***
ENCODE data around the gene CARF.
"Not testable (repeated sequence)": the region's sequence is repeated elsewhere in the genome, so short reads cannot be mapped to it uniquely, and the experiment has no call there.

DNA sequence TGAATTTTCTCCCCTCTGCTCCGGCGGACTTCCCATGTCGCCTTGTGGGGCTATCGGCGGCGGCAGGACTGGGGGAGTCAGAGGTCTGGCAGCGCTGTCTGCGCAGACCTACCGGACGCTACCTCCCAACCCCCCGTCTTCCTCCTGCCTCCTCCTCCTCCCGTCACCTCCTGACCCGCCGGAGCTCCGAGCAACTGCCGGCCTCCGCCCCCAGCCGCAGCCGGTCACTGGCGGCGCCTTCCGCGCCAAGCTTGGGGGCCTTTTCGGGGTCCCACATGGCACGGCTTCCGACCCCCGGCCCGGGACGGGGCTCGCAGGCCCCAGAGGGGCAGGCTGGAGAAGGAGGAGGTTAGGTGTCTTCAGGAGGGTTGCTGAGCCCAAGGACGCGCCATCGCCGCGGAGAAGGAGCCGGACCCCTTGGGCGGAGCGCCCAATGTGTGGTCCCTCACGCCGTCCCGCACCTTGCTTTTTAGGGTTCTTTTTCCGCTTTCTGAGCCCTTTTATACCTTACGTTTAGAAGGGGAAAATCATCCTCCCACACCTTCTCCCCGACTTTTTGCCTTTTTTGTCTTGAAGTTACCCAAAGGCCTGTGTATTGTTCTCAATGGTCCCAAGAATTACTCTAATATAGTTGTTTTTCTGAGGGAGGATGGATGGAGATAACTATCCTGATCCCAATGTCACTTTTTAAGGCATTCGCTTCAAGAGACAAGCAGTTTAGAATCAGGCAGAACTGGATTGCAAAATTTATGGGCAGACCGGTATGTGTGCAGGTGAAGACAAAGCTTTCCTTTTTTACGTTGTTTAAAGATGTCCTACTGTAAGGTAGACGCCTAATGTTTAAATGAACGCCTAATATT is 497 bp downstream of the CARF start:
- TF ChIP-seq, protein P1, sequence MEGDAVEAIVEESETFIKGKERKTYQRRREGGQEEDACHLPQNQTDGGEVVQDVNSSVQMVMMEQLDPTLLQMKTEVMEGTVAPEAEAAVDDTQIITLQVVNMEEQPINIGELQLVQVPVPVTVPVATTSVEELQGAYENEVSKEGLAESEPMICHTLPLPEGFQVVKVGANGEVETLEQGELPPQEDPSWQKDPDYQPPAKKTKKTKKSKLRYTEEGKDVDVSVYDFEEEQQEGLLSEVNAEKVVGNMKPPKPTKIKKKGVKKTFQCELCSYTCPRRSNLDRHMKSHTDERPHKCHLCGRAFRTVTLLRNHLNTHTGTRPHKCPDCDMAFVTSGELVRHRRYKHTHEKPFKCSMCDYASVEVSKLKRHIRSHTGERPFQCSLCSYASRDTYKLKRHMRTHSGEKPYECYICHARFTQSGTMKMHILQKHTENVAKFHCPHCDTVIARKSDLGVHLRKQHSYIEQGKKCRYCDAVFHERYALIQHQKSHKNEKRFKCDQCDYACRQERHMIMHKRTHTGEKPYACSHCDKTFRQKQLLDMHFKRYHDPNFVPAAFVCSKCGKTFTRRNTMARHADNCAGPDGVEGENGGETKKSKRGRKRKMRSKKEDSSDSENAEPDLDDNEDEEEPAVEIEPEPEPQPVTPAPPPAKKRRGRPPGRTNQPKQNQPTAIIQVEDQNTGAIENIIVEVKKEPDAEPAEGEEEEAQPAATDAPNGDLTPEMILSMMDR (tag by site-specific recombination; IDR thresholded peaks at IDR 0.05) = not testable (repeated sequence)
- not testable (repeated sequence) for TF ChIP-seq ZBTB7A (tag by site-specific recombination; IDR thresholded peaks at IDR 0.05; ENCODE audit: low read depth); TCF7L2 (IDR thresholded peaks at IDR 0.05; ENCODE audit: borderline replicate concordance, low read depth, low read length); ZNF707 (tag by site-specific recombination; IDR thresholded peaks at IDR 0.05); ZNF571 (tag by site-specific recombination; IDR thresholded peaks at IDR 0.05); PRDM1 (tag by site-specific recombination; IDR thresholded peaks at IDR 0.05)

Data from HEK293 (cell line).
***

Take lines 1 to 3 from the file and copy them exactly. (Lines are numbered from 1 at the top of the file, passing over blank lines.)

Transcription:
ENCODE data around the gene CARF.
"Not testable (repeated sequence)": the region's sequence is repeated elsewhere in the genome, so short reads cannot be mapped to it uniquely, and the experiment has no call there.

DNA sequence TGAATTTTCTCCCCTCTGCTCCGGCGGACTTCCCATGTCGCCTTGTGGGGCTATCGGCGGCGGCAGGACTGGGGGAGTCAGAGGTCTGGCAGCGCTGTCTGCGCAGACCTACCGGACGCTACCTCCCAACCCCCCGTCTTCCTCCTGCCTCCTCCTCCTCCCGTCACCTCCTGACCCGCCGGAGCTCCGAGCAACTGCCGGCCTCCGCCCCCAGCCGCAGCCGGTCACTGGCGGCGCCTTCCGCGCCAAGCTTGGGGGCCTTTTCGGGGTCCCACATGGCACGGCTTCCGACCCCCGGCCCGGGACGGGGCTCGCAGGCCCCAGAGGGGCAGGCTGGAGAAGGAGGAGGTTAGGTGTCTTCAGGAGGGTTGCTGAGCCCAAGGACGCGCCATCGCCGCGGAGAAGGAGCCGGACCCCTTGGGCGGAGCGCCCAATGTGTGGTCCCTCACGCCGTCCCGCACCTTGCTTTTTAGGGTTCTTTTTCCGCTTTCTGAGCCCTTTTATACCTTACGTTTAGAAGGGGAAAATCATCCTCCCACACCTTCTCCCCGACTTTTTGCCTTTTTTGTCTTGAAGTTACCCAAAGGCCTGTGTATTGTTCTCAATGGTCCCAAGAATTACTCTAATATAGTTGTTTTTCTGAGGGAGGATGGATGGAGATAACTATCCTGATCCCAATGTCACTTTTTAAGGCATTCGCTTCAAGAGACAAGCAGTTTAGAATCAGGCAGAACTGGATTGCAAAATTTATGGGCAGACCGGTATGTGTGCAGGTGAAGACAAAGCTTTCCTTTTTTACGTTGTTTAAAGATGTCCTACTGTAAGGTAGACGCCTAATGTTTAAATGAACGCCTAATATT is 497 bp downstream of the CARF start: